Squandered Opportunities Yet Hope Remains: Dr. Timothy Angelotti on COVID-19, Wearing Masks (Exclusive – Video, Transcript)

Timothy Angelotti, MD, PhD.
Dr. Timothy Angelotti, MD, PhD., associate professor of anesthesiology perioperative and pain medicine at Stanford University Medical Center. (Photo: Stanford)

Stanford, CA-(ENEWSPF)- Dr. Timothy Angelotti serves as Associate Professor of Anesthesiology, Perioperative and Pain Medicine (Adult MSD) at Stanford University Medical Center. We chatted about COVID-19 and wearing masks well before the presidential election. Have been using this interview as background and have quoted Dr. Angelotti numerous times since our interview for other pieces.

After exchanging pleasantries — we hadn’t seen each other in 35 years since we graduated from the University of Notre Dame — Dr. Angelotti got right to his concerns and those shared by others in the medical community regarding the spread of SARS-CoV-2, COVID-19.

The full interview follows where Dr. Angelotti comments on America’s squandered opportunities following the first lockdown last March and the dangers that remain if we do not wear masks and take this virus seriously.

We express our gratitude to Dr. Angelotti for taking the time to conduct this interview.

ENEWSPF: Hi, this is Gary Kopycinski for eNews Park Forest speaking with De. Timothy Angelotti, associate professor of anesthesiology perioperative and pain medicine at Stanford University Medical Center.

Full disclosure we went to college together at Notre Dame and graduated 1985. So, here we are seeing each other face-to-face for the first time in 35 years. Both of us lost a little bit upstairs. 

Dr. Timothy Angelotti: Yes. you can see that in my whole family tree, there was no losing that. I love to say my twin brother’s lost more hair than me, so it’s okay. 

ENEWSPF: There you go. We’re at the mercy of a virus that we’re learning a little bit more about every day and we still don’t know a lot about– I asked you for your time if you would talk about why masks help. That seemed something that people come back to. There are people playing nose commando. And what are the benefits?

Dr. Timothy Angelotti: Okay. Well, I’ll start by saying this. My backgrounds in critical care medicine as we as analgesia but obviously this has impacted us. I’m not speaking as a person who is quoted expert in masks, but I can tell you what I do know and what I’ve read. 

The first thing is simply everybody has to understand if people are going to look for data, meaning I’m a scientist, I have a Ph. D. as well so I always look for data, and if you ever want to look for data for a mask it’s not as good as you’d like to think it is.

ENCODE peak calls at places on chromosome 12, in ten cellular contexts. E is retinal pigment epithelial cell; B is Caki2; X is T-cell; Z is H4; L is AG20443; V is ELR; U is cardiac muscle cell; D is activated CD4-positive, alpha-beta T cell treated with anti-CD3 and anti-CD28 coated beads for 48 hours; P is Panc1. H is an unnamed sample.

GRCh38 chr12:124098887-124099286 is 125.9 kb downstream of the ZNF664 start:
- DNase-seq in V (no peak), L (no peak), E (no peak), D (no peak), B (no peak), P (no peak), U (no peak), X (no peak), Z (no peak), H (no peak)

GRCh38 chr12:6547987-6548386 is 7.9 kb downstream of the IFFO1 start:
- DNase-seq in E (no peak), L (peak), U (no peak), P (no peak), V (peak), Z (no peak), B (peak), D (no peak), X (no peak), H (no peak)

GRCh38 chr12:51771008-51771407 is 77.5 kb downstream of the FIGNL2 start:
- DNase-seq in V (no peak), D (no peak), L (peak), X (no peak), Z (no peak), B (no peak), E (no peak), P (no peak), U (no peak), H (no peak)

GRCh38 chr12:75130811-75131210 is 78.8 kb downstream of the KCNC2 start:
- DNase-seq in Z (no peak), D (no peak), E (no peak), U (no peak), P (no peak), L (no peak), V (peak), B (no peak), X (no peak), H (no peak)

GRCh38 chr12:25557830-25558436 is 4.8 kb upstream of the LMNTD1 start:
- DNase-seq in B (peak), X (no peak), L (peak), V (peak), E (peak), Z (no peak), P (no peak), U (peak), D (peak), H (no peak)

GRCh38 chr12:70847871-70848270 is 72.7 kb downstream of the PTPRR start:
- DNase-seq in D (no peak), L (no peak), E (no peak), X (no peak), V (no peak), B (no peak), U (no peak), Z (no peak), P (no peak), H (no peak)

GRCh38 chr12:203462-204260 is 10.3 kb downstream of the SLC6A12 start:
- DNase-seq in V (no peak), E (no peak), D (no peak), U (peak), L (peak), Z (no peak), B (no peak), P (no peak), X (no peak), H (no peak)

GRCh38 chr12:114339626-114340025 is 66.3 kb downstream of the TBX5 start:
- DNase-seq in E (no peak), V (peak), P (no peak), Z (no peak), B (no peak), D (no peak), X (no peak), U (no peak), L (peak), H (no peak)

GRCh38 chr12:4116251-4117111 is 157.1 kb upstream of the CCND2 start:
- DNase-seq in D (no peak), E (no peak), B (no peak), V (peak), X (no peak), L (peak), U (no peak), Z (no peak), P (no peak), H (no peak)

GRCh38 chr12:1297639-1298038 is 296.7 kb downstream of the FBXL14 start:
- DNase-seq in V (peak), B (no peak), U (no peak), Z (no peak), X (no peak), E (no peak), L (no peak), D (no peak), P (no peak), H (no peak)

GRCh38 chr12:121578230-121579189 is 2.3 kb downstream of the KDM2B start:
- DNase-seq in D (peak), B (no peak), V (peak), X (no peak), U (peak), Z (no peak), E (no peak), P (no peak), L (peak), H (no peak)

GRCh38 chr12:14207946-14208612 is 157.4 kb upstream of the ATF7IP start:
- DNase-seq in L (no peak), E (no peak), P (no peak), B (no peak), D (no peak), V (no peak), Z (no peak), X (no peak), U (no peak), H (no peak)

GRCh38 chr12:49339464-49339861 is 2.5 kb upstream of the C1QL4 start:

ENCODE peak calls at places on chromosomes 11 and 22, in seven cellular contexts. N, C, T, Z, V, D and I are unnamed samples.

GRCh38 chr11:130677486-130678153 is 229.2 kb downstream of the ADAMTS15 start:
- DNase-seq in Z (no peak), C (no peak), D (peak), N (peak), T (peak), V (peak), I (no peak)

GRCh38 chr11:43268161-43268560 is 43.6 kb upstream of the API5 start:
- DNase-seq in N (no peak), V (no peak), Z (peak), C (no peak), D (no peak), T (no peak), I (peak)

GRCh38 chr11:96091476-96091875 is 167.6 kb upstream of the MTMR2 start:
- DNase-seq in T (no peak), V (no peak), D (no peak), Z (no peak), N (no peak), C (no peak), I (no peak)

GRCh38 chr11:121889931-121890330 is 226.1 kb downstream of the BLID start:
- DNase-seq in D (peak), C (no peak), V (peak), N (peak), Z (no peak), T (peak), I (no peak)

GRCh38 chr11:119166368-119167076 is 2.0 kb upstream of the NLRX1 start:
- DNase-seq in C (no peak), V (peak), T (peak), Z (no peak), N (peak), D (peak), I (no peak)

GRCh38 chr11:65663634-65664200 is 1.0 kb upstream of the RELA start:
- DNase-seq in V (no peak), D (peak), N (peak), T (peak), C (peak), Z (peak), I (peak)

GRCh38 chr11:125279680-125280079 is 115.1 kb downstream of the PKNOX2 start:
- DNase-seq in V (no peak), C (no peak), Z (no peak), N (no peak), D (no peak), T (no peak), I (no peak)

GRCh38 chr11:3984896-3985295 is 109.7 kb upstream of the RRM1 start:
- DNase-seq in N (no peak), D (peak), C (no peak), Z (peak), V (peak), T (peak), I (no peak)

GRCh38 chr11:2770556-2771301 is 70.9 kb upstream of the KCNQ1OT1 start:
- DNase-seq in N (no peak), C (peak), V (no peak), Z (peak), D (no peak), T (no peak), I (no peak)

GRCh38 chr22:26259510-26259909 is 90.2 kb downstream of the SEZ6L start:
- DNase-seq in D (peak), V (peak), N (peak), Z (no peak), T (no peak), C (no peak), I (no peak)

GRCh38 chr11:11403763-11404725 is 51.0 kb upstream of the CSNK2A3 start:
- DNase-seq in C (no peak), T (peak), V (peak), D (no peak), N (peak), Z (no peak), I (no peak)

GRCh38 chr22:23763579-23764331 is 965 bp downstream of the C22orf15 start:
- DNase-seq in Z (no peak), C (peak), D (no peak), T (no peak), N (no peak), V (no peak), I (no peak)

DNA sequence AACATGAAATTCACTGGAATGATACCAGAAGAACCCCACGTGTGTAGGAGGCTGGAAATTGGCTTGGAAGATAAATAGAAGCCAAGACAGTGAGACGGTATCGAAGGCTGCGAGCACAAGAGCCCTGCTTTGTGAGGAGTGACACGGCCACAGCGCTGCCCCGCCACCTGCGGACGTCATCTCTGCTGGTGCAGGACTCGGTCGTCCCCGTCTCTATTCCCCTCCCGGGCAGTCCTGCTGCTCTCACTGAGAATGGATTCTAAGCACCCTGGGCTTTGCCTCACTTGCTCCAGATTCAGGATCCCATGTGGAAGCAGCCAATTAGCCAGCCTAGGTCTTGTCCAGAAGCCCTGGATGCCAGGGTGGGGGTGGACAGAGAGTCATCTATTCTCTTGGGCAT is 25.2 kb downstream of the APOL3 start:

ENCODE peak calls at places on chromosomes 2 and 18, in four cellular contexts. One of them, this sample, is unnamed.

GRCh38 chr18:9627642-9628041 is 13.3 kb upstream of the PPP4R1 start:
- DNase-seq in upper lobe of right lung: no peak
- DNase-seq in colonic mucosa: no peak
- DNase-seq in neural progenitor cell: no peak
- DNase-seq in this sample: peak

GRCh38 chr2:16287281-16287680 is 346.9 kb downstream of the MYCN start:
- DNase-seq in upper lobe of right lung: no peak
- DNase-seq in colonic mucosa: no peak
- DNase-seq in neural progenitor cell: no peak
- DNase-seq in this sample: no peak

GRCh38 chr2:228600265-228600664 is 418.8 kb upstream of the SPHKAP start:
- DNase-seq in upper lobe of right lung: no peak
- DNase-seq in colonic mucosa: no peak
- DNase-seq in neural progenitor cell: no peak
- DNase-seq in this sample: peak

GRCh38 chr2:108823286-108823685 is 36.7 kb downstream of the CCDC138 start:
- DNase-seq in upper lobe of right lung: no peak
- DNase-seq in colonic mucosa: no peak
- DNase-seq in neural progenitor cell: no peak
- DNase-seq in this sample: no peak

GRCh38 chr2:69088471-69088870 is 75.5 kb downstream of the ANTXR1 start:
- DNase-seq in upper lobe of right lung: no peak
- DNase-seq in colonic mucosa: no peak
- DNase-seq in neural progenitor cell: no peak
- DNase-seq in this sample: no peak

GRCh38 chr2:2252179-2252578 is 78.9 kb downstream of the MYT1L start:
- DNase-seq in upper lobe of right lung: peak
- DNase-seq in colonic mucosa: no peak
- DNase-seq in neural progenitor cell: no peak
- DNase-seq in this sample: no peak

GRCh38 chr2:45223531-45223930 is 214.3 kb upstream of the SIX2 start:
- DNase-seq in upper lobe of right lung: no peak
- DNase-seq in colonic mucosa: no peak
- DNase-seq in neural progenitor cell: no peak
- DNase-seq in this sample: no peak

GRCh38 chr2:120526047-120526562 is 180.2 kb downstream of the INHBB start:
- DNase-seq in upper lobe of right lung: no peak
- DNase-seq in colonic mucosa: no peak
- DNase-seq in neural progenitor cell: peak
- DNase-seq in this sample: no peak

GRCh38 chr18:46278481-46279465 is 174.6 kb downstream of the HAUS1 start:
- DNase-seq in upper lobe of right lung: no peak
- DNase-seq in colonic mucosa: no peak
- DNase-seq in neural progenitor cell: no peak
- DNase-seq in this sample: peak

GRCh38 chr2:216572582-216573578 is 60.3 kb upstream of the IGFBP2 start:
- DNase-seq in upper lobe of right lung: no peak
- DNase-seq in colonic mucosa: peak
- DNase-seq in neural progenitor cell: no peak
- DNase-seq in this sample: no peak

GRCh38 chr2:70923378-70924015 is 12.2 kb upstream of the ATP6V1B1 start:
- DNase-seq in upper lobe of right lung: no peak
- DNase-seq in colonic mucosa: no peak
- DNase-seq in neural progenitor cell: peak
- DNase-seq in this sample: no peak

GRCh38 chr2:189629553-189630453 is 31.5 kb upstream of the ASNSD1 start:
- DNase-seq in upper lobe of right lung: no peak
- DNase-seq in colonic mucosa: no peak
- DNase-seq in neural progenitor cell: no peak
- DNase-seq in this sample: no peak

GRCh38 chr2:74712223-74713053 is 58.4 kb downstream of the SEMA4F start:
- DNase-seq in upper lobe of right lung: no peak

Because quite honestly, we’ve never had to worry this much about wearing masks as a public health measure probably since 1918 with the previous Spanish Flu and that was the last time this happened. As note of history, because I’m getting more into history as I’ve gotten older, the exact same problems happened in 1918 with respect to wearing masks by the public. 

It was considered to be an individual mandate; it was looked at as an individual choice and kind of the same arguments that we were hearing then we’re hearing now. In general, I wish I could bring up a graph, I have to find it, someone posted on Facebook but it’s simply like this:

This is a disease that we knew nothing about when it first came out. We don’t have any natural immunity however there is some question now about some recent findings I’d be glad to discuss. But in general, when the first masked mandates came out in March it was because we had nothing else to offer. 

There were no drugs, we didn’t even know how this disease presented. There is obviously a lot of differences in it. So, masks became the easiest way to control spread as well as very draconian measures like lockdowns or even to the point with what they did in China which was basically martial law almost in Wuhan. 

The thing about masks is simply this: if they are not tight fitting, we are not talking about N95s we’re not talking about those types of masks, we’re talking about your simple basically a surgical mask and the idea is this, if you’re wearing it and you’re infected but not known, you’re not going to spray it out in the world. 

Now, everybody likes to come back and say, “Well it doesn’t protect you” because obviously the mask isn’t an N95 which is more for protecting you because that’s a tight seal it doesn’t allow anything in except through the mask hence it’s a filter. 

A surgical mask is simply this: it’s to prevent other people from being infected by you if you’re unknowingly infected. It will prevent you from being somewhat infected although the question about the effectiveness is if you’re wearing a mask and someone isn’t and they are coughing on you, I think I saw the order of a 30% chance of getting infected. 

Now the problem is there is no data so I don’t know why people say it’s a 30% chance or a 5% chance. But basically, distance and wearing a mask prevents you from breathing each other’s expelling aerosolized breath which in some people it could be infected and contain Covid and that’s really the long and short of it. It’s to just prevent the spread out in the community.